Fore-edge paintings are exquisite, hand-made and highly detailed paintings on the edge of a book’s outer leaves, only visible when looked at from a certain angle. In this way, they have a trompe l’oeil effect that is entirely charming and surprising.
The Italian Renaissance is, as with many things, where it all really started (although medieval examples exist). Often quite simple, floral decorations, heraldic designs or motifs, these were generally painted directly onto the fore-edge rather than later ‘fanned’ edge, sometimes with a gold background. These were not uncommon in 15th and 16th century Italy. But the term is now largely used to refer to the British examples of this art. Disappearing pictures start to appear, as it were, on mid 17th century English bibles and common prayer books. By the latter part of the 17th century, very fine works were being produced.
And take a look here, on the site of someone who has rediscovered and recreates this historical art form. Mr. Frost’s site has particularly clear images of his designs, and good examples, links and short Quick-time movies illustrating how the fore-edge design process works.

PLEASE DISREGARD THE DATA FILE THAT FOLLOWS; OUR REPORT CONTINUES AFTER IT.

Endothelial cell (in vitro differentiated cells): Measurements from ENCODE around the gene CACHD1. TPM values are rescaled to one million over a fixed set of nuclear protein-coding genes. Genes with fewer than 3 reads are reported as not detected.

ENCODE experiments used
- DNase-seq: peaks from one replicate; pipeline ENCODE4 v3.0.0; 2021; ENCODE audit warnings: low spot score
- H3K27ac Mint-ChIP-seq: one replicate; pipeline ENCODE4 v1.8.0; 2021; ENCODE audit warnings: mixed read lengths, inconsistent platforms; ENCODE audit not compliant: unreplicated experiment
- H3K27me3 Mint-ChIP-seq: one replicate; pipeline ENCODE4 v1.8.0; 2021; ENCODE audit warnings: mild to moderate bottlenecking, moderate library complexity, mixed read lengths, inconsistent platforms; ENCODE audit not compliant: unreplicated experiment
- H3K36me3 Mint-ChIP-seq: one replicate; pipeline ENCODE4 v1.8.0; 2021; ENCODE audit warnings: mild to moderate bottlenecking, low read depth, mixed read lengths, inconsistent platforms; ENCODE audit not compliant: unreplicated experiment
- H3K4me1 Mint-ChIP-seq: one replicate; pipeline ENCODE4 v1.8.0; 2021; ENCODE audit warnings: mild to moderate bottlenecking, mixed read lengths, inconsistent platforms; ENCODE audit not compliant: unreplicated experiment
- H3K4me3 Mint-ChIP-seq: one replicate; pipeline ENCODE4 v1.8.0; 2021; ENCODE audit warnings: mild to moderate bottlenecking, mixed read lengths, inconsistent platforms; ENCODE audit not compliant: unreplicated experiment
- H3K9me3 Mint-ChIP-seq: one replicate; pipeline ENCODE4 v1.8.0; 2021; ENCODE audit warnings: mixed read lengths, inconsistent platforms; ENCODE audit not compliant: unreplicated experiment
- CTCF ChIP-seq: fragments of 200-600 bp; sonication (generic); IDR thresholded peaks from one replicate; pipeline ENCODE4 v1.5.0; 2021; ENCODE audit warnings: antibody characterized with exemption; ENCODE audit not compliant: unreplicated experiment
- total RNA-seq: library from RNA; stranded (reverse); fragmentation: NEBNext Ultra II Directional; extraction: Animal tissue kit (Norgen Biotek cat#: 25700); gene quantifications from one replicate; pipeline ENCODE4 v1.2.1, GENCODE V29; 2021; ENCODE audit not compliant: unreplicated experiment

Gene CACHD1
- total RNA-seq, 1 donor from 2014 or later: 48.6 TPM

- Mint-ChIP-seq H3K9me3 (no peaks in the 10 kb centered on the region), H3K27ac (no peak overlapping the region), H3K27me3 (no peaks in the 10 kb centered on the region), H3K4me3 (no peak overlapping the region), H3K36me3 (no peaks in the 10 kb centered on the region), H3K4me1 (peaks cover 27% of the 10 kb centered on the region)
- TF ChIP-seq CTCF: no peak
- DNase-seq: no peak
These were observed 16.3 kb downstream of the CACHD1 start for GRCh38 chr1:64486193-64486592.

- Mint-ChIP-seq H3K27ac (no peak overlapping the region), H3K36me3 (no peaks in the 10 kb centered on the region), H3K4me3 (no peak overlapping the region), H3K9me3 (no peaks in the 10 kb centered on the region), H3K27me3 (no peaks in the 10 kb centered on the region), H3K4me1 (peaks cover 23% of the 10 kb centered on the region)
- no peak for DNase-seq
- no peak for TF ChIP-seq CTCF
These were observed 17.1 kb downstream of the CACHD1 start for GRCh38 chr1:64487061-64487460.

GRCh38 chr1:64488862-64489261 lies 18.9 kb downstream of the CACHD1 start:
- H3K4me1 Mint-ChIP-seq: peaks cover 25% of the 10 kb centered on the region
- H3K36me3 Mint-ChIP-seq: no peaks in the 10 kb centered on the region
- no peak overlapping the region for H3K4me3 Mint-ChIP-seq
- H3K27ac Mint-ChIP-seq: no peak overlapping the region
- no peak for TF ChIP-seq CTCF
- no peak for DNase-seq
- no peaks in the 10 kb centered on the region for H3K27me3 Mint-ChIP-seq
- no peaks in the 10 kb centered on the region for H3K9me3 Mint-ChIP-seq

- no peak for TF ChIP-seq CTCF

Images from other sources are less literary, and more openly erotic, yet charming. This painting is extremely mild, compared to other, more suggestive examples:
Children’s books are represented, as are mysteries, and fairy-tales:
Fore-edge painting relies on the science and art of illusion for its affect. Think about the hours and hours of work it takes to create these little gems, so entirely visible once you know they’re there, yet hidden from the eye unless, and until, you know what to look for:
- Libraries’ Surprising Special Collections (smithsonianmag.com)